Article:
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SIUE Engineering’s McKenney Selected as CyberGIS Fellow

Dr. Mark McKenney, SIUE associate professor of computer science.
Dr. Mark McKenney, SIUE associate professor of computer science.

Southern Illinois University Edwardsville’s Dr. Mark McKenney, associate professor of computer science in the School of Engineering, was selected as one of 17 new CyberGIS Fellows to promote cyberGIS (geographic information science and systems) education.

The National Science Foundation-supported CyberGIS Project has selected 13 projects led by 17 researchers across the United States for funding through its CyberGIS Fellows program.

McKenney’s project will develop flexible education modules that cover key foundational concepts of cyberGIS. These modules can be used together as an extended module in a single course, or broken into smaller stand-alone modules that compliment concepts in traditional computing courses. The result is that the modules may be integrated into existing curricula in an effort to expose students to cyberGIS fundamentals or used together as an intensive foundation for cyberGIS.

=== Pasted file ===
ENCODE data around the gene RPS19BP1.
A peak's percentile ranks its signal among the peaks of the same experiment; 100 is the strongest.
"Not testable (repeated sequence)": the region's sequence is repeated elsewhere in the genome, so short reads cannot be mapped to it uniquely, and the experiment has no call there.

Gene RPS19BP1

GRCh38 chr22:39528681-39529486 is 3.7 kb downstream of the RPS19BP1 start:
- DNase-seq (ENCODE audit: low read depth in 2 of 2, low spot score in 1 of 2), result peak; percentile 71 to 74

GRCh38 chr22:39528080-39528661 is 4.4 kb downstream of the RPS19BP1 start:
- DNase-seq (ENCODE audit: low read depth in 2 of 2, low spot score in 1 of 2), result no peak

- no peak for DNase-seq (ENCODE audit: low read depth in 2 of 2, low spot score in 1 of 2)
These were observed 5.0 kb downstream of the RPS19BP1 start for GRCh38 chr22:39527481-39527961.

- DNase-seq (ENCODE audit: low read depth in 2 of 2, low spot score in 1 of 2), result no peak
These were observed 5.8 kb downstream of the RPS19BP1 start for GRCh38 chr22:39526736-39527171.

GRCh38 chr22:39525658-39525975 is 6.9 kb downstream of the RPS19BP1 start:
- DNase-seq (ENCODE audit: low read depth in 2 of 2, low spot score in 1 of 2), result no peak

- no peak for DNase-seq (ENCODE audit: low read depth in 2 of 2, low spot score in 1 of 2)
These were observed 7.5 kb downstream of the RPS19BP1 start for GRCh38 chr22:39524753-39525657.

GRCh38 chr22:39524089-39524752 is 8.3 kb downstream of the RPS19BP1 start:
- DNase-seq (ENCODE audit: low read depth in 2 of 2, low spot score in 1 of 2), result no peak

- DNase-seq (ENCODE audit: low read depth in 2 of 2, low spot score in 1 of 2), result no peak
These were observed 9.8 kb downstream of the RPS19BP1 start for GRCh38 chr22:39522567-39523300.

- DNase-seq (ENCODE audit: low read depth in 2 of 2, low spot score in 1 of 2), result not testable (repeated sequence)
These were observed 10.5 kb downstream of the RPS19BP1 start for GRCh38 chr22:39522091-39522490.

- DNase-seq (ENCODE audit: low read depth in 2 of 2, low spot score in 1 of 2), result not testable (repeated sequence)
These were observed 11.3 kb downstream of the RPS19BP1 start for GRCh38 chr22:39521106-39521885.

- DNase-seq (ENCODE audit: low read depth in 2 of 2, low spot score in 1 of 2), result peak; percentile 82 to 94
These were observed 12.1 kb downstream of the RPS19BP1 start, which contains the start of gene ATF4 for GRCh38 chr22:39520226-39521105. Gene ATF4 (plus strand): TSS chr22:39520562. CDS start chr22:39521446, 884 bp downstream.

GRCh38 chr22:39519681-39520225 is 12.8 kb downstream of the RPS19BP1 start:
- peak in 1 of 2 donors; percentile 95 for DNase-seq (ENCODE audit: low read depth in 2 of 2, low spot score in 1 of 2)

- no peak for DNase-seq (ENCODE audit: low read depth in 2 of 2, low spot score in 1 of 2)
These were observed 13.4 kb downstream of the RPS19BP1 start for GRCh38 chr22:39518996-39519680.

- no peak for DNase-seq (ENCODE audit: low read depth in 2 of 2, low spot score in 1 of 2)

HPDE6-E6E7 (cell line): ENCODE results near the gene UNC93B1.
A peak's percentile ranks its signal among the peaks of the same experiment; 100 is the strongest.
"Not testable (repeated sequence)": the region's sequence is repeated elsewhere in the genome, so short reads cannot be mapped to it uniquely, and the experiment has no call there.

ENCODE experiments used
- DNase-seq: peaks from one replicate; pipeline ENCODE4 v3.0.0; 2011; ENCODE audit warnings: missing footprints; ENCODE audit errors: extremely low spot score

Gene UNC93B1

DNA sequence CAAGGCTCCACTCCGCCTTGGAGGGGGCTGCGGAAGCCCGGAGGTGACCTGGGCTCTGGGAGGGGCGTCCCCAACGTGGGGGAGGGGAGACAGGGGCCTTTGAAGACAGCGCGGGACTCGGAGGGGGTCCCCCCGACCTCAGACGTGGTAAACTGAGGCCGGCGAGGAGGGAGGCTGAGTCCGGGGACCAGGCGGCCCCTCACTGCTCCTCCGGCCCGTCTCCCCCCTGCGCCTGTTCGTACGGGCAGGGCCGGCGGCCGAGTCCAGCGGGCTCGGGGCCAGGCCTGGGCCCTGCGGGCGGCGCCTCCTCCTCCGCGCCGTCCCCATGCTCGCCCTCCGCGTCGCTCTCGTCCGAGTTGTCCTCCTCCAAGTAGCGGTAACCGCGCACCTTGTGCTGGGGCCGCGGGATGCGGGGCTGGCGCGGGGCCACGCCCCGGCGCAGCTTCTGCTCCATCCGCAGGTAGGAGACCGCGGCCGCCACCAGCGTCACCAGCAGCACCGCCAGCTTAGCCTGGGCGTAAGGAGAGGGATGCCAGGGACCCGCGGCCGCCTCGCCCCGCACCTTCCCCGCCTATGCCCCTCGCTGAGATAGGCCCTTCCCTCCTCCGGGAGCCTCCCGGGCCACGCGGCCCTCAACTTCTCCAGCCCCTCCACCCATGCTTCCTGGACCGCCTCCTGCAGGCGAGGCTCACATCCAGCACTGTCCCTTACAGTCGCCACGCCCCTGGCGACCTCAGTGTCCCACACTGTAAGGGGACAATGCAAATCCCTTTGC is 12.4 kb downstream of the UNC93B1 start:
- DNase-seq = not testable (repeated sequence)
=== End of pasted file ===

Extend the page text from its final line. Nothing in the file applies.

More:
The modules will use free and open-source software, freely available data and can be run on standard desktop computers, allowing the use of the modules in a wide range of settings.

“This is outstanding recognition of Dr. McKenney’s efforts in teaching excellence,” said Hasan Sevim, dean of the SIUE School of Engineering. “He will work with a select group of educators like himself in one of the most trendy areas of computer science and will bring back the most current knowledge in the field to pass it on to his students. This is a wonderful opportunity for Dr. McKenney and his students.”

CyberGIS Fellows will hold visiting appointments at the CyberGIS Center for Advanced Digital and Spatial Studies and the National Center for Supercomputing Applications at the University of Illinois at Urbana-Champaign and will have opportunities to develop collaborations with these two interdisciplinary programs.

CyberGIS, based on advanced cyber infrastructure, has emerged during the past several years as a vibrant interdisciplinary field impacting a broad swath of scientific domains and research areas. With the field’s rapid development, most of the related curricula and education materials do not systematically teach concepts and principles underlying cyberGIS, or cover problem-solving skills involving cyberGIS. McKenney and other CyberGIS Fellows will address this gap.

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